How can we envision a dyke bar in and of the future? In seeking new formations and considerations of spaces and places, SPIRITS begs the question: what has become of the contemporary virtual spaces that cyberfeminism began to utilize with sweeping energy in the beginnings of the internet? And looking ahead, how can the dyke bar be reimagined, reinstated? What ideas for a new framework can be taken from feminist science fiction? What kind of spaces exist between a queer notion of fluidity and the continued reality of forced attributions? What insights and perspectives can be offered given the historical overlaps between the witch trials of the early modern period and the simultaneous suppression of alternative knowledges, and with this, the broad expansion of contemporary western capitalism and colonialism; in a sense, corresponding battles over material, social, and spiritual space.
Functioning as both installation and intervention, SPIRITS breaks ties with the traditions of an institutionalized museum praxis. Through inviting guests into an interaction with the space, the dyke bar becomes a departure from the classic exhibition format. Prompting visitors to engage with the herstories of yore in a shared social space, SPIRITS reflects on the past while maintaining a forward-looking vision for contemporary and future collective work.
The opening on 20.04. will feature a performance by Noirphiles/Adrian Blount (USA) and a DJ set by Nai. The evening will also provide an opportunity for guests to partake in Dyke Power arm wrestling.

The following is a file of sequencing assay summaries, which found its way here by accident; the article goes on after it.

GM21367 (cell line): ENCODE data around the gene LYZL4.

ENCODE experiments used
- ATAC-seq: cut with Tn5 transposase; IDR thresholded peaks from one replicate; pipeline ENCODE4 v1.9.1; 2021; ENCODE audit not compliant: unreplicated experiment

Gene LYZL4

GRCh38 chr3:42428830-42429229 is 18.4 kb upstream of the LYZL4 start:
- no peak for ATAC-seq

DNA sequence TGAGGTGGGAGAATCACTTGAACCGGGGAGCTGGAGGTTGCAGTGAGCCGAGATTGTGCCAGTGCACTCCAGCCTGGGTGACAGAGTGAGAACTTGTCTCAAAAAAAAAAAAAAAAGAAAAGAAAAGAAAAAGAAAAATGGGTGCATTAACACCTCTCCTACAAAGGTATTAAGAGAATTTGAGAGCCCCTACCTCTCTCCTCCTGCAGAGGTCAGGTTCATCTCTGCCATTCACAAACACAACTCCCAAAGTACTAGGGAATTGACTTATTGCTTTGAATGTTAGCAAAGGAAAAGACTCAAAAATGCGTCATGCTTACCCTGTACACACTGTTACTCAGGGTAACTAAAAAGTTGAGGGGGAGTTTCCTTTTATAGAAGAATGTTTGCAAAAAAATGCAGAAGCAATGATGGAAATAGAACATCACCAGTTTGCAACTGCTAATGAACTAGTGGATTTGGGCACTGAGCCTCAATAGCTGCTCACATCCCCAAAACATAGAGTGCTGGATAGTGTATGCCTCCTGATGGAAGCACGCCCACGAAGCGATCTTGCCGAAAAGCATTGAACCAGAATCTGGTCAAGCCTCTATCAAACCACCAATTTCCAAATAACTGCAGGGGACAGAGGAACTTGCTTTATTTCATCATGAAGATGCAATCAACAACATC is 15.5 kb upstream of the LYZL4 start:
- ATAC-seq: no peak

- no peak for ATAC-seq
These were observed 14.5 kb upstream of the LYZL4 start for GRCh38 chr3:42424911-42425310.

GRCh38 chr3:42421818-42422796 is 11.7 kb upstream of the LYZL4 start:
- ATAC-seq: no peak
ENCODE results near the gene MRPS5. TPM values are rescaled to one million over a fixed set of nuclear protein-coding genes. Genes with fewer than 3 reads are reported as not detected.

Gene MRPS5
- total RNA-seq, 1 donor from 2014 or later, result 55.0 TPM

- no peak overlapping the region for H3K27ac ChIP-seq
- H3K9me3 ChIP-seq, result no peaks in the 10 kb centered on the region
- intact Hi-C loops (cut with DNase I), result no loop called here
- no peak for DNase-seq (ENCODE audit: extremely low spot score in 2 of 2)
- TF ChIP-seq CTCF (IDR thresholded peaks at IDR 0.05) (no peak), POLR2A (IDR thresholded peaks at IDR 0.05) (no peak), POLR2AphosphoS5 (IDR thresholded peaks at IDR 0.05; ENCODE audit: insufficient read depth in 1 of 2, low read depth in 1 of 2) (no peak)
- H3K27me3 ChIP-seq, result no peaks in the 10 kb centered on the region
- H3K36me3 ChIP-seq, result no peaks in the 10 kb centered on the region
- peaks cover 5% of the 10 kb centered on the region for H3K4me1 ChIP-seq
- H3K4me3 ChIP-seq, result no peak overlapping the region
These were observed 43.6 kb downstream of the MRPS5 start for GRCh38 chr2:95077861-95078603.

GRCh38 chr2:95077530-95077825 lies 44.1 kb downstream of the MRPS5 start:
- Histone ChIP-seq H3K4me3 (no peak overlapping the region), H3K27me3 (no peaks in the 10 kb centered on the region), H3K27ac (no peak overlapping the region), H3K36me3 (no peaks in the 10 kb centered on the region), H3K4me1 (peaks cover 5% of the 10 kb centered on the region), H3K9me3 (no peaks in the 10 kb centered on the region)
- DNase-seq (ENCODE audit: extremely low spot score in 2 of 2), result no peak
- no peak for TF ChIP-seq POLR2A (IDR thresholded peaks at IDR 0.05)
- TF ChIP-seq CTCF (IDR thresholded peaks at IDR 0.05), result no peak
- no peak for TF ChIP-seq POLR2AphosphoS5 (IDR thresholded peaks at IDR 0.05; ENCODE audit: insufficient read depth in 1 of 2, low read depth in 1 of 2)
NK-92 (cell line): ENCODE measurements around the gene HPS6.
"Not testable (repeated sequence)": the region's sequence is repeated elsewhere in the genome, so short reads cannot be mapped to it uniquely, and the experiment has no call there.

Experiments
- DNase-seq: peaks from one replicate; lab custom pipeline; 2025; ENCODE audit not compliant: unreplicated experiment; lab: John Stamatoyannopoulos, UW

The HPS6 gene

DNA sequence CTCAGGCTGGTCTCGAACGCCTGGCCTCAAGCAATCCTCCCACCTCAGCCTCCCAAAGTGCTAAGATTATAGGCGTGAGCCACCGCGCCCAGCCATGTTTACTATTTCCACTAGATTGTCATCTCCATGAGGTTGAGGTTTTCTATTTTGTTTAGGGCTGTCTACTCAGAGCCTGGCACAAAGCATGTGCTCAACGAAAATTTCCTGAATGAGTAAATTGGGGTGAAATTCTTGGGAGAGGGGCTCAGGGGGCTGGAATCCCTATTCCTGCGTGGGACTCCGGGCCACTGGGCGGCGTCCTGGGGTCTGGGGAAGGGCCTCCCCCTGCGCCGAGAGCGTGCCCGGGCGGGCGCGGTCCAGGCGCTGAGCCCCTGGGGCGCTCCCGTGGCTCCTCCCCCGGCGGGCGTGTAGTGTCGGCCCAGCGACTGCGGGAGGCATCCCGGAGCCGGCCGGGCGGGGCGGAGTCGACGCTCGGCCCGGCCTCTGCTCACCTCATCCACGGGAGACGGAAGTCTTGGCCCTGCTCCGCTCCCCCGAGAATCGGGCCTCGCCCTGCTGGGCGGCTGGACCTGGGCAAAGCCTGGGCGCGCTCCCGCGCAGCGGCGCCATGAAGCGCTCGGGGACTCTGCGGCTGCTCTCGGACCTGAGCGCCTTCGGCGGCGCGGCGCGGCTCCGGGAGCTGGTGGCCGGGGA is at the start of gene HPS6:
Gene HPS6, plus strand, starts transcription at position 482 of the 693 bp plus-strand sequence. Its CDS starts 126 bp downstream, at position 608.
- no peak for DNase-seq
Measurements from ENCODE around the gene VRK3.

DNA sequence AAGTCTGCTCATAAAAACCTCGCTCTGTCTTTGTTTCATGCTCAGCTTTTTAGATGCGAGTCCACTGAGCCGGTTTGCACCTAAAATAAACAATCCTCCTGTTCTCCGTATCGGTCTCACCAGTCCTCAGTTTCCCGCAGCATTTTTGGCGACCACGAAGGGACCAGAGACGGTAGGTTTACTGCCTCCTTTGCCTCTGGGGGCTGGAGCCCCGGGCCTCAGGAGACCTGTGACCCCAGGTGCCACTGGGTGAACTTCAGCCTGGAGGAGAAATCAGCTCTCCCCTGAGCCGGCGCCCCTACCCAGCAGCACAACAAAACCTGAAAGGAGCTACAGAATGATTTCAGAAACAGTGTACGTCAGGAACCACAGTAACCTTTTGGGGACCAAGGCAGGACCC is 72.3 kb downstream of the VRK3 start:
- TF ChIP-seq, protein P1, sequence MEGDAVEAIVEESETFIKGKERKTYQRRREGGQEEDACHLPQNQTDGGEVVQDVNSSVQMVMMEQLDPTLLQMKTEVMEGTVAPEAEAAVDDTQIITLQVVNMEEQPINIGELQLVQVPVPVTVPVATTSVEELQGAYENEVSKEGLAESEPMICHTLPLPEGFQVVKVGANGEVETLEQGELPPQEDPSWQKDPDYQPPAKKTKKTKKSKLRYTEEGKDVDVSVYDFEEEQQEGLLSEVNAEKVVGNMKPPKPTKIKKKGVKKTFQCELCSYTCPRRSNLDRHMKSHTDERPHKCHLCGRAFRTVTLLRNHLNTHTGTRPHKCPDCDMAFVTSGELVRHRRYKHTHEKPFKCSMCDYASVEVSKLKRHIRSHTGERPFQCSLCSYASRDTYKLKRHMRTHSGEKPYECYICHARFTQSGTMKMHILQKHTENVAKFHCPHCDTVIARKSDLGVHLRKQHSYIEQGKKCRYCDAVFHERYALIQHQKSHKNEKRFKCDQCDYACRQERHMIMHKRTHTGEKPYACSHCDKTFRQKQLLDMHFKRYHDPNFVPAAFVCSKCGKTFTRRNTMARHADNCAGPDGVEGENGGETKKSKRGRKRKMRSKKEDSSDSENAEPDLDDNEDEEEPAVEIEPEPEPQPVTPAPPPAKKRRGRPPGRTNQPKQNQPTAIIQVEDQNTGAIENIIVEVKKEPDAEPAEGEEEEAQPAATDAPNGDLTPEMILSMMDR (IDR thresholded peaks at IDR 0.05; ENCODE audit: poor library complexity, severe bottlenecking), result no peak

Adrian Blount’s performance, “The Living and Our Ghosts” bears witness to the marginalization of LGBTQIA people of color, posing the questions: how can we be witnesses for the marginalized? How do the ancestors guide us to become witnesses? “The Living and Our Ghosts” holds space for those spaces of uncertainty, ugly, undefined and Intangible.
Nai’s music style is heavily influenced by the drum of a heartbeat. She plays regularly on Berlin Community Radio, and programmes the new “Vinyl Thursdays” at Südblock where she has a monthly residency.
In addition to the opening of the dyke bar, the fourth installment of the year-long queer-feminist film series 12 Moons Film Lounge will run from April 16th to May 14th. The program entitled “Dykes and Economy” will screen films dealing with capitalism, colonialism, sexism, and the idea of state-sanctioned disposable bodies through a critical, lesbian-queer lens. The films will be available for collective viewing in the 12 Moons Film Lounge on the evening of the SPIRITS opening.
Please contact us to organize interviews with the artists and curator Vera Hofmann.
Opening 20. April, 19:00, Schwules Museum, Berlin
Entry free and open to the public.
The bar will be open for evening events and during the museum’s regular hours:
Sunday, Monday, Wednesday and Friday, 14:00-18:00, Thursday, 14:00-20:00,
Saturday, 14:00-19:00, Tuesday closed.
The press photos can be used exclusively to report on the event, credits included.